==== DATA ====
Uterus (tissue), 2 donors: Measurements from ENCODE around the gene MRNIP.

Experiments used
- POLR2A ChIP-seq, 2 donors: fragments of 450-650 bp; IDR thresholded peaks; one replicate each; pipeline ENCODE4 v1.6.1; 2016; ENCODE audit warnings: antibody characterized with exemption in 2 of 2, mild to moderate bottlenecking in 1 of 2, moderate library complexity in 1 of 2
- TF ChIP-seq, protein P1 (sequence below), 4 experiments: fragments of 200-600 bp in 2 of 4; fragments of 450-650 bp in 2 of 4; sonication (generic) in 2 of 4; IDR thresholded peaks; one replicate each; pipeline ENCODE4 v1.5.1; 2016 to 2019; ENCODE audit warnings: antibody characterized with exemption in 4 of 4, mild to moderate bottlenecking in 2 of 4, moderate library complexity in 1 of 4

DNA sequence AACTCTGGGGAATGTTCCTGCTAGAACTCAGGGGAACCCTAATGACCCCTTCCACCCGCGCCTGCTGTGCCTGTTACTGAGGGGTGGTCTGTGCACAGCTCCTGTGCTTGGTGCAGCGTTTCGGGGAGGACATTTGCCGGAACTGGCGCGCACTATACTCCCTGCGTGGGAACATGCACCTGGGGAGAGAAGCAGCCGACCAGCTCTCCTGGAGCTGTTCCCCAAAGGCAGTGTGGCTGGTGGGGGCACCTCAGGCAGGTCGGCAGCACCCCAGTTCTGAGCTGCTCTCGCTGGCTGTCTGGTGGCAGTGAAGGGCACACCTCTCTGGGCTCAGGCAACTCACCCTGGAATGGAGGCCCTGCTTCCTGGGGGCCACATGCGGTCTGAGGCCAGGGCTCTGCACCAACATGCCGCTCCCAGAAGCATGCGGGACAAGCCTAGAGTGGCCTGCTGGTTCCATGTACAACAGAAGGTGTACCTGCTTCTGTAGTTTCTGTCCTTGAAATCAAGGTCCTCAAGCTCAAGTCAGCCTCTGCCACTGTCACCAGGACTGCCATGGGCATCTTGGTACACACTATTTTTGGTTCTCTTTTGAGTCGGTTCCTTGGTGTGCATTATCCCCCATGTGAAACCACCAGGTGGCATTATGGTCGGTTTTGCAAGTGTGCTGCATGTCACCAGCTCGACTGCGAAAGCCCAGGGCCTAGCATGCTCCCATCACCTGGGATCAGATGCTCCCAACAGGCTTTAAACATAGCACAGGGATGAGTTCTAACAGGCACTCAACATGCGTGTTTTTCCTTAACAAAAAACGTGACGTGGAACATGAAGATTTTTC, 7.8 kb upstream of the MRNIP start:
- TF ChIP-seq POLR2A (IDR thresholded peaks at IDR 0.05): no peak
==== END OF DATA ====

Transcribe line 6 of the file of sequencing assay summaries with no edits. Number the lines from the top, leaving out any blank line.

- TF ChIP-seq POLR2A (IDR thresholded peaks at IDR 0.05): no peak